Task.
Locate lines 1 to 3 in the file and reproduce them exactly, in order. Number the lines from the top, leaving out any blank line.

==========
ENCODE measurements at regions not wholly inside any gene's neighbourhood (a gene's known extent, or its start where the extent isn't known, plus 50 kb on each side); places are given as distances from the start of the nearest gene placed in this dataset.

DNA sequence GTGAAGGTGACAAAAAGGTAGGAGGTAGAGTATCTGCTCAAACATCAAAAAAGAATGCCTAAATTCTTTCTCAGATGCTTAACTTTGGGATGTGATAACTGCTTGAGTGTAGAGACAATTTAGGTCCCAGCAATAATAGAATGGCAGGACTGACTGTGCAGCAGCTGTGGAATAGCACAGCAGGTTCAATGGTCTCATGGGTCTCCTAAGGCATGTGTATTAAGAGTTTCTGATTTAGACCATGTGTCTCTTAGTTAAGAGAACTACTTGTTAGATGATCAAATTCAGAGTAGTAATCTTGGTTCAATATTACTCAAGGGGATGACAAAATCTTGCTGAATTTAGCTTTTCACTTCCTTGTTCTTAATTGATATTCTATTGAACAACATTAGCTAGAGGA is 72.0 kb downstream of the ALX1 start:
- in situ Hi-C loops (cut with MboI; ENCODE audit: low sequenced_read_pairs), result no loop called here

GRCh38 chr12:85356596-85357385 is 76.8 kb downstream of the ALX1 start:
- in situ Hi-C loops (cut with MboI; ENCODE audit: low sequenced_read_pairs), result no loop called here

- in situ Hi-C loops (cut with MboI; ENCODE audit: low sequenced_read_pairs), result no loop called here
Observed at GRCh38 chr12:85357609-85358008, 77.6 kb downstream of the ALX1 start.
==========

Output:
ENCODE measurements at regions not wholly inside any gene's neighbourhood (a gene's known extent, or its start where the extent isn't known, plus 50 kb on each side); places are given as distances from the start of the nearest gene placed in this dataset.

DNA sequence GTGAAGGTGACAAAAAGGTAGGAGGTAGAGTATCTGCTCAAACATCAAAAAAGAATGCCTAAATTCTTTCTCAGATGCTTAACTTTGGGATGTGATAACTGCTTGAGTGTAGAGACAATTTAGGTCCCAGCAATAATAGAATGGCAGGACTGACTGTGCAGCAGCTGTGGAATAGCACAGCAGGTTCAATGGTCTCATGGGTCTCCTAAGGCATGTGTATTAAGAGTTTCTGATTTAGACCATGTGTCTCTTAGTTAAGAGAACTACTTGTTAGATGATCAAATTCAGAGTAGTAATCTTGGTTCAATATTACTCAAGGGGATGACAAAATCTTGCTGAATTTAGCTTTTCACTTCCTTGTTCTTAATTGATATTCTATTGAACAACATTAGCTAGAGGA is 72.0 kb downstream of the ALX1 start:
- in situ Hi-C loops (cut with MboI; ENCODE audit: low sequenced_read_pairs), result no loop called here